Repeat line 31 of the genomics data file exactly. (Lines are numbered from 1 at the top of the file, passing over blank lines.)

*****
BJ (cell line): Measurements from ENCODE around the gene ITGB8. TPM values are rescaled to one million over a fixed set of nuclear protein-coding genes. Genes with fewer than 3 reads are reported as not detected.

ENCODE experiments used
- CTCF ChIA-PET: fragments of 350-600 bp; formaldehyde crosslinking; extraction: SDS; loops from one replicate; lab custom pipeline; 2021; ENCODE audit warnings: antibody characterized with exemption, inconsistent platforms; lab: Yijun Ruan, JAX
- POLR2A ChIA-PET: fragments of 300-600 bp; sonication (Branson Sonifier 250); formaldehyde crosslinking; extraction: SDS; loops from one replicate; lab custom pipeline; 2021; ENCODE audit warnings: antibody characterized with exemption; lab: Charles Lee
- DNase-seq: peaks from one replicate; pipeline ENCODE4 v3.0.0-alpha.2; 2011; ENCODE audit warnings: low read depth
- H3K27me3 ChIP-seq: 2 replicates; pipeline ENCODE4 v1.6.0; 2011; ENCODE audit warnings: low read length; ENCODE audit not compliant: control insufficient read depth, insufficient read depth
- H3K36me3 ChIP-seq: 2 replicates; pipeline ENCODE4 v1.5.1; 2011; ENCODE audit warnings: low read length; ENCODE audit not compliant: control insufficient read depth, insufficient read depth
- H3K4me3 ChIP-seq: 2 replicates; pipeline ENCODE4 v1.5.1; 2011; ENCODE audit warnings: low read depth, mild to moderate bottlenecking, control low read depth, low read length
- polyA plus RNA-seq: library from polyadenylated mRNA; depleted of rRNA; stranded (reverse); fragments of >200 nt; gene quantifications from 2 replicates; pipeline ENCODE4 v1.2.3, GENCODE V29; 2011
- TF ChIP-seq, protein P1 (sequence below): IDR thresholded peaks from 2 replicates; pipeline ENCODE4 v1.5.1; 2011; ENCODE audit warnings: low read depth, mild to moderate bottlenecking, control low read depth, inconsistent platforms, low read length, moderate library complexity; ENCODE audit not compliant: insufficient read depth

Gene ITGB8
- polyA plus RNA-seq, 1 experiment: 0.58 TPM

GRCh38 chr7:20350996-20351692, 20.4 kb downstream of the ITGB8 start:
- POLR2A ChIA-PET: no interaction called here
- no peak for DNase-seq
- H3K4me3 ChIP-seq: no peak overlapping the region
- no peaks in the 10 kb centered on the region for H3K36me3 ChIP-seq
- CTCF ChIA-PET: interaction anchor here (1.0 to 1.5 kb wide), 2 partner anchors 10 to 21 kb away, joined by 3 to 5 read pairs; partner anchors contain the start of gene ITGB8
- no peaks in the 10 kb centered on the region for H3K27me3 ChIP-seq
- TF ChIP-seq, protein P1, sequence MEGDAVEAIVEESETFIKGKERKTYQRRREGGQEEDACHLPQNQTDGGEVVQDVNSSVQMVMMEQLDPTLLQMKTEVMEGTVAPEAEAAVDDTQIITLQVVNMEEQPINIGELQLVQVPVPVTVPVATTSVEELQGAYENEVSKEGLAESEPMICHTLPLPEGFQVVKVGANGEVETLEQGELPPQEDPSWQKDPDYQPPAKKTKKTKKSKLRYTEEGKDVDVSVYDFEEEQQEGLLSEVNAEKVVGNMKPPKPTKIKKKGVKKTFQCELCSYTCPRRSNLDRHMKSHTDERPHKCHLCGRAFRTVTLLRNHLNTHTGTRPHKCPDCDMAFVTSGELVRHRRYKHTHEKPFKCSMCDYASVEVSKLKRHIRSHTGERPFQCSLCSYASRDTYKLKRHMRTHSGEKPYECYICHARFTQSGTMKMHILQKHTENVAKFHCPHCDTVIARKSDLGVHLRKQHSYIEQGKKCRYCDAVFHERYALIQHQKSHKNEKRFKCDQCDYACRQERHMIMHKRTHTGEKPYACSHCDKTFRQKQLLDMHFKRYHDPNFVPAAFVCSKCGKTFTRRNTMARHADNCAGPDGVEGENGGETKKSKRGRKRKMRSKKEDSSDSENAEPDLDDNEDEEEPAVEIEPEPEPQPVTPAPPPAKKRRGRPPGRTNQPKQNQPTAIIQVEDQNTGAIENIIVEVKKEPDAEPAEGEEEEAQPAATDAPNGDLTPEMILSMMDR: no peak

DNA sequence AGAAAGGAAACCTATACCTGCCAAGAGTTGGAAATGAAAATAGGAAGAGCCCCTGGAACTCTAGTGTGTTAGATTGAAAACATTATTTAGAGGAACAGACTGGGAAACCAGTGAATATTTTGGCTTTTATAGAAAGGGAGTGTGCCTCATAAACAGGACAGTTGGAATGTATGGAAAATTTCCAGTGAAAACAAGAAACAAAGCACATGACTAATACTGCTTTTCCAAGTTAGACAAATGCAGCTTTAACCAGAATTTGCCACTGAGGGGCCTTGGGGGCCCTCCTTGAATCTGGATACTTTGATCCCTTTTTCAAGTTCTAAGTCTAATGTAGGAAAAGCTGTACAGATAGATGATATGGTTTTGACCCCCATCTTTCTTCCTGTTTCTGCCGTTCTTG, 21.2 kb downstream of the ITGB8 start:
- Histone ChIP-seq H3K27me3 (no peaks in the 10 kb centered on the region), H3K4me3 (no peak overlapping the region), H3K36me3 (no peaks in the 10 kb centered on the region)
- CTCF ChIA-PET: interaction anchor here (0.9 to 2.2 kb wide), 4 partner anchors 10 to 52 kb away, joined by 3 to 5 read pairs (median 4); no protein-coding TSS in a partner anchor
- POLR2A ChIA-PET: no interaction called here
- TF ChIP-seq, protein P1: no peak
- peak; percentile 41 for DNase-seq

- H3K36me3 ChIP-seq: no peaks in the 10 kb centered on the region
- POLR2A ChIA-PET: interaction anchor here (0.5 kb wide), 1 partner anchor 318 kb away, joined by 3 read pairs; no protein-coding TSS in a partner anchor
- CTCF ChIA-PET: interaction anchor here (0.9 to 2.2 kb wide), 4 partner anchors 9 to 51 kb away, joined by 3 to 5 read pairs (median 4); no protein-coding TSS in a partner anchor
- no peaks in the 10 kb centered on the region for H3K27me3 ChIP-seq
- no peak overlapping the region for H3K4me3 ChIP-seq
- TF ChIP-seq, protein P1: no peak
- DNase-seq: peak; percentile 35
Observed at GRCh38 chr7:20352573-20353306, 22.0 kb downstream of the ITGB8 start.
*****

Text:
- no peak overlapping the region for H3K4me3 ChIP-seq